Genetic disease — A genetic disease is a disease that is passed from one generation to the next, but does not necessarily appear in each generation. An example of genetic disease is Down's syndrome.
Plasma — Blood consists of red and white cells, as well as other components, that float in a liquid. This liquid is called plasma.
Recommended dietary allowance (RDA) — The Recommended Dietary Allowances (RDAs) are quantities of nutrients of the diet that are required to maintain human health. RDAs are established by the Food and Nutrition Board of the National Academy of Sciences and may be revised every few years. A separate RDA value exists for each nutrient. The RDA values refer to the amount of nutrient expected to maintain health in the greatest number of people.
Serum — Serum is blood plasma with the blood clotting proteins removed. Serum is prepared by removing blood from the subject, allowing the blood naturally to form a blood clot, and then using a centrifuge to remove the red blood cells and the blood clot. The blood clot takes the form of an indistinct clump.
Vitamin status — Vitamin status refers to the state of vitamin sufficiency or deficiency of any person. For example, a test may reveal that a patient's folate status is sufficient, borderline, or severely inadequate.
vitamins organic substances that are necessary in the diet, in very small quantities, for normal growth and health: the recommended daily allowance (RDA) for any vitamin, widely quoted on food and drink labels, is less than 200 mg. Originally identified by alleviation of conditions caused by their deficiency (e.g. of scurvy in ships' crews in the 1750s by providing citrus fruit, the vital component being found later to be ascorbic acid, vitamin C). Nowadays hypovitaminosis due to lack of one or more vitamins is rare on a well-balanced diet, although occasionally an athlete may suffer from a deficiency, e.g. if dieting for weight loss or eliminating particular foods or food groups from the diet. hypervitaminosis can occur with excessive intake of one or more vitamins. The International Olympic Committee states that no vitamin supplements should be required if the diet is well balanced but athletes do often take them, especially vitamins C, B-complex and E, with a possible danger to their health by overconsumption. For sources, functions and deficiency effects, see Table 1.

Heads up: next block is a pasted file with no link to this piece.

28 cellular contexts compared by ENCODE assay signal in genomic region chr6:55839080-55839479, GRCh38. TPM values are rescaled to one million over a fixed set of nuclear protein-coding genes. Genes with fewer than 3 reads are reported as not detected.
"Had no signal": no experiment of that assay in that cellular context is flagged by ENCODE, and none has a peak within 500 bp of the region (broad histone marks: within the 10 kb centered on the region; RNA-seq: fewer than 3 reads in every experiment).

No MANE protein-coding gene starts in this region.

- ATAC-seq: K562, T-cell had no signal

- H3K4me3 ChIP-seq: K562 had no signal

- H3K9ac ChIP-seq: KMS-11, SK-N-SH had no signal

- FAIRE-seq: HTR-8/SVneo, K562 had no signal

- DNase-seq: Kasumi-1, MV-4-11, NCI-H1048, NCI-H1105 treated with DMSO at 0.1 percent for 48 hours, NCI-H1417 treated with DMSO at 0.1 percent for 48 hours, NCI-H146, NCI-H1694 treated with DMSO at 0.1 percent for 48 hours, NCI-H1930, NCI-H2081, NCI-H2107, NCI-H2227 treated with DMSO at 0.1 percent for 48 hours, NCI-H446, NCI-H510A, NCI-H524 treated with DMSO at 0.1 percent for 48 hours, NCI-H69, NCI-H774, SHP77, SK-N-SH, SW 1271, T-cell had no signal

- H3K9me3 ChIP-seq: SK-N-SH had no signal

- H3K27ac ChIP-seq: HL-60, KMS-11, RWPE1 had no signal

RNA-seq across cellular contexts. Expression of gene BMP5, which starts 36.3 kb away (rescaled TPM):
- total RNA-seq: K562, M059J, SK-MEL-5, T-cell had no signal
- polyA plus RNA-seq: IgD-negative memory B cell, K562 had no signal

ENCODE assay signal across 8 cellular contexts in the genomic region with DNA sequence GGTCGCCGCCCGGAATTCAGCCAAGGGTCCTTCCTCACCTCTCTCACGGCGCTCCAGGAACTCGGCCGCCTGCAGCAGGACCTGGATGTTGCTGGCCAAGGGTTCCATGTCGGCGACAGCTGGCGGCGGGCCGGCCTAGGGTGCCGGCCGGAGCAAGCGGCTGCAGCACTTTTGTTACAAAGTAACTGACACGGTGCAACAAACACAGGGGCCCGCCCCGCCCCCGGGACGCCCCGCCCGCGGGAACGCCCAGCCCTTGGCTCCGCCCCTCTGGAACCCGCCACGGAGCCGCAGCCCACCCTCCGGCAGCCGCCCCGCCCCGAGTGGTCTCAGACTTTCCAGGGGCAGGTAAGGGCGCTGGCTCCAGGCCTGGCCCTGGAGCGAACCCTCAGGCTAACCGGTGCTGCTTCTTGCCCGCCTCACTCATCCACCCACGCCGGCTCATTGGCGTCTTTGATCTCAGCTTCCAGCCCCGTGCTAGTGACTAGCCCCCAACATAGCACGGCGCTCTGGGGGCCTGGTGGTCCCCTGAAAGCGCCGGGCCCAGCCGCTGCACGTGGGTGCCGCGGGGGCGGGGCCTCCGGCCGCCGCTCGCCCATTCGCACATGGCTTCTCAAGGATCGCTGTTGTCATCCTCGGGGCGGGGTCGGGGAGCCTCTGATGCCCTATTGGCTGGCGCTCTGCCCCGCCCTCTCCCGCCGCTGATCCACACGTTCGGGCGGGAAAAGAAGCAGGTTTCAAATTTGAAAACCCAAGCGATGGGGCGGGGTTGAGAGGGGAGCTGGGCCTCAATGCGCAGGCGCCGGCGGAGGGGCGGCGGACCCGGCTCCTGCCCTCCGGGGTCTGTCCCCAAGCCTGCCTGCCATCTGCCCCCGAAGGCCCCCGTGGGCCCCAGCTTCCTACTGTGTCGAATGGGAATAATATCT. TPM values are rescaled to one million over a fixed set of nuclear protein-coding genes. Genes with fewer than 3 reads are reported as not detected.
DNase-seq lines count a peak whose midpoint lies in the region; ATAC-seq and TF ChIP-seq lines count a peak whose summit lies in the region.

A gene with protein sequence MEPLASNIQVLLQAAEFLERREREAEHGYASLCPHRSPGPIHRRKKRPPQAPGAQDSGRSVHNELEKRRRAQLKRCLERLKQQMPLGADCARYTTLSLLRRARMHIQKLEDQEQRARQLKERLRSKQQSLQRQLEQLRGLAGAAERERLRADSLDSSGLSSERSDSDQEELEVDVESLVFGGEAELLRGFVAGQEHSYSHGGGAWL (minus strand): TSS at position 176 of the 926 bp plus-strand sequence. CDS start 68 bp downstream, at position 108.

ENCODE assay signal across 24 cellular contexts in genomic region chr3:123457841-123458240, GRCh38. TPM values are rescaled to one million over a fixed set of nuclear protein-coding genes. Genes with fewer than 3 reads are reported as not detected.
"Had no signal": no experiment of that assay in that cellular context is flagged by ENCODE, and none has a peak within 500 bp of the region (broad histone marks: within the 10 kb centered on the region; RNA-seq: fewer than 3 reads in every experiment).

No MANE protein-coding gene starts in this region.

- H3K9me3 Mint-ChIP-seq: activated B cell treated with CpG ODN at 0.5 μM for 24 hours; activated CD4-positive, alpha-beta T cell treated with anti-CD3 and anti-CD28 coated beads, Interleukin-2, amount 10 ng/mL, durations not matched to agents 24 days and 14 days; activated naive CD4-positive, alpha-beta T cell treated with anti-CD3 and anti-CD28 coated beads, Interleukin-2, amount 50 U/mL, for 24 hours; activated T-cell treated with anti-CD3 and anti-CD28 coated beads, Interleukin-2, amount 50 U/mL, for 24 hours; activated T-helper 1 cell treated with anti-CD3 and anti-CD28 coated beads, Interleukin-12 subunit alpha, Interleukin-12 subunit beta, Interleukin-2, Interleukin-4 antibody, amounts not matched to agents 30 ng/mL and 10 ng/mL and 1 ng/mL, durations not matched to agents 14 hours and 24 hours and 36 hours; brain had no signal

Patient discussion about vitamins.
Q. Should I take vitamins? I try to eat a healthy balanced diet everyday. Do I still need to take vitamins additionally?
A. Unless your Doctor told you that you suffer from a vitamin deficiency, then eating a healthy balanced diet is enough in order to get all the necessary vitamins. Make sure to eat fresh fruits and vegetables, which are rich with them. Also People who eat a vegetarian diet may need to take a vitamin B12 supplement.
Q. Are Vitamins really helpful? I realize that there's an entire industry around it but I was wondering how helpful vitamins really are. Is there a difference between vitamins from fruits and vegetables and vitamins that you buy off the shelve? Is there such a thing as taking too much vitamins?
A. Yes, vitamins are helpful. I recently stopped taking my supplement to see if I felt a difference. Once I stopped taking it my anxiety attacks returned and my energy level went down. Nutrition that we get from food is the best, but the truth is that we don't get the amount of nutrition that we need daily. Yes, it is a such thing as taking too many vitamins. This is why it is still good consult with your doctor when taking any kind of vitamin or supplement. When chosing a vitamin for myself price is not a concern when it comes to health. This is why I prefer more expensive vitamins rather than over the counter.
Q. what vitamins are recommended for treating cold? and what is the right amount of it ?
A. Actually, although studied in trials, vitamins C, E and zinc wasn't found to have a substantial effect either preventing or relieving the symptoms of common cold, so currently these vitamins can't be recommended for the treatment of common cold.Read more or ask a question about vitamins
You may read more here: http://www.nlm.nih.gov/medlineplus/commoncold.html